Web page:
I generally believe that if bike equipment is working well, the rider shouldn’t be consciously aware of it. You should be able to enjoy the flow of a trail with your mind free of mechanical distractions.
That’s why I love Avid’s BB7 brakes. I can forget they exist. But I like these mechanical disc brakes so much that I often remember to appreciate them as I squeeze the levers. I even bought a pair to replace the hydraulic brakes on my Specialized Epic, prompting an outburst of laughter from a mechanic at the shop where my daughter works. I was undeterred. These little buggers are awesome.
These brakes are everything a good bike part should be: Inexpensive, reliable as hell, a breeze to install, easy to maintain, and nearly perfect at doing the job they were designed to do. From what I can tell, they’re on more fat bikes in Alaska than any other brake because they work well through brutal winters, and they’re on a hell of a lot of summer trail bikes, too.
I’m told that BB7s aren’t a great choice for downhilling, but I don’t care because I think downhilling is lazy and silly, so I don’t do it. And I don’t huck off anything because that’s a good way to break expensive stuff. Like bones.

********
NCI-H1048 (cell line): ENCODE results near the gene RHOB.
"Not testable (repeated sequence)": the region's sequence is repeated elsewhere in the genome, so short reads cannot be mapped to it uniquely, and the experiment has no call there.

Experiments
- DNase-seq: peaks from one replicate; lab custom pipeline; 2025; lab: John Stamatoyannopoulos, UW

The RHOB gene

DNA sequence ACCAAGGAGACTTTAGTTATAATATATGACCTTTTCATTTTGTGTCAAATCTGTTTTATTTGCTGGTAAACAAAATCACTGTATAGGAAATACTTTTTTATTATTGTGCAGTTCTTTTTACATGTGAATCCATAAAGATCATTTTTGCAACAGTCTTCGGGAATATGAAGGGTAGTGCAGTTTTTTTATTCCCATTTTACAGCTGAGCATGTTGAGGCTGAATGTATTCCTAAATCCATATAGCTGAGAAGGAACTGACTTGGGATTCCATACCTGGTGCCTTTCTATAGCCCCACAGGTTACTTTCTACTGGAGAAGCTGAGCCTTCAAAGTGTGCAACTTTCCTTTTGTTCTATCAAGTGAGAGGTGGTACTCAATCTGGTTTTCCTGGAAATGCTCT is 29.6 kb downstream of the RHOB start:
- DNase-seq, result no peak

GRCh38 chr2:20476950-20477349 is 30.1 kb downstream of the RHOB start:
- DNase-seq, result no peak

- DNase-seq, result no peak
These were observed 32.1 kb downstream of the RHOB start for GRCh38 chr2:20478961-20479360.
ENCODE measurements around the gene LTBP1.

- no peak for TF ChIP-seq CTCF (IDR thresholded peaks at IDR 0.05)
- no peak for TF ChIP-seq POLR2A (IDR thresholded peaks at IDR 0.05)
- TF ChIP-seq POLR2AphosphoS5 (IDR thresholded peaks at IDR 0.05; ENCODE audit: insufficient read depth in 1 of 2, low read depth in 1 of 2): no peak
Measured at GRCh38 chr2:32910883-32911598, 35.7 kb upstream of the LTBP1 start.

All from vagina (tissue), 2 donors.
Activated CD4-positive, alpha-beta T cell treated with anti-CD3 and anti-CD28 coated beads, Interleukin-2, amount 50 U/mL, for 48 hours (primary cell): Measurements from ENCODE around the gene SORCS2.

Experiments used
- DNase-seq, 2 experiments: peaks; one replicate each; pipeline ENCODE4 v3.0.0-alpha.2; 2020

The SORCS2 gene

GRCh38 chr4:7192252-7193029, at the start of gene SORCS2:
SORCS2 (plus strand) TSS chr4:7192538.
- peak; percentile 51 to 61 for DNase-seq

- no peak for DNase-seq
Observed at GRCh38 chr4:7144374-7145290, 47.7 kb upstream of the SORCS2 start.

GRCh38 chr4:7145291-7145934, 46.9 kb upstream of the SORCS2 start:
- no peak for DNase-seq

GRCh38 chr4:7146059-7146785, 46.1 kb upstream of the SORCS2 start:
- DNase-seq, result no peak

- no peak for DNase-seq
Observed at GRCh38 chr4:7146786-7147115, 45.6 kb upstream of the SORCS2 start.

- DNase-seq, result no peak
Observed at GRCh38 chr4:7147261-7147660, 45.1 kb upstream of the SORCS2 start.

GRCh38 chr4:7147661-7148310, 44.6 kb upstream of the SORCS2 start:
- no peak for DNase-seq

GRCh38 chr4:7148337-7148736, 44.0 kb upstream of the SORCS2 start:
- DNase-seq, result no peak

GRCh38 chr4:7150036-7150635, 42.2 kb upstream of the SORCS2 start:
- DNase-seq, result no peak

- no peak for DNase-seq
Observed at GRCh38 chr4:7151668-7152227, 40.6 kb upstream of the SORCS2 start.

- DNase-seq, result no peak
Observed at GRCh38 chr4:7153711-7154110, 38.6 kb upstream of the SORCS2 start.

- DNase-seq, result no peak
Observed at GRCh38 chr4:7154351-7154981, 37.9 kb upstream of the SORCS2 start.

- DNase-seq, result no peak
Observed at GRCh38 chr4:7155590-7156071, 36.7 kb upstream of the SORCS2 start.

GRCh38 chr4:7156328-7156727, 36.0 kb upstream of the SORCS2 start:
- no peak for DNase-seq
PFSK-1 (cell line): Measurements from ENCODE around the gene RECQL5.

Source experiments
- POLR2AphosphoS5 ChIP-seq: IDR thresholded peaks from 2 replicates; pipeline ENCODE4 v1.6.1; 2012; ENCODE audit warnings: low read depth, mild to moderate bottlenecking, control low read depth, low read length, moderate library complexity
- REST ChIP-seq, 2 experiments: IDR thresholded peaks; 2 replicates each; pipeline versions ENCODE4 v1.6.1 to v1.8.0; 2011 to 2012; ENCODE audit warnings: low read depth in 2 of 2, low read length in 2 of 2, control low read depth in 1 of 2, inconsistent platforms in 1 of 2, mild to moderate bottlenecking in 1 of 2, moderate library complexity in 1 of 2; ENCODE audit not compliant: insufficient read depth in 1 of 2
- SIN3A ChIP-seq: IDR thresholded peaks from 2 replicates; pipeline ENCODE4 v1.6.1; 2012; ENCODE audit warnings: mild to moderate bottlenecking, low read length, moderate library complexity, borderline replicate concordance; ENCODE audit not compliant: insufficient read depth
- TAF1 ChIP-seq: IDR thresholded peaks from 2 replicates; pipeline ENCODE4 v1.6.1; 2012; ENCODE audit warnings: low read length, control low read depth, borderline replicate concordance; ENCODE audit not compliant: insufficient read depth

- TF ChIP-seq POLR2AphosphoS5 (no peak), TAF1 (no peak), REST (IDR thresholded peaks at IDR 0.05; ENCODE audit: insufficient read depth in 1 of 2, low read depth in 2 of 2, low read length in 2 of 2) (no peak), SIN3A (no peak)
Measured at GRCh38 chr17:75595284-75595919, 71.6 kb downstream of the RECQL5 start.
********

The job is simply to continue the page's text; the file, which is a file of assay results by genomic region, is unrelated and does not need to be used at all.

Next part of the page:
But I still manage to ride XC descents at fairly high speed, and I’ve never found a cross-country ride that these brakes can’t handle. I can modulate my braking to scrub off a little speed before a turn, or grab fistfuls of brake to stop quickly if shit gets real.
Best of all, there’s no futzing around with bleeding lines or spilling messy fluids, and if someone unloading bikes at a trailhead accidentally squeezes a brake lever when the front wheel is out of the fork, there’s no need to waste precious ride time digging out a tool to open up the pads. These brakes work, and they’re simple. Simplicity is a beautiful thing. It’s part of what riding a bike is all about.
*Yeah, I know it really stands for ball bearing, but this ain't Mountain Bike Action, OK?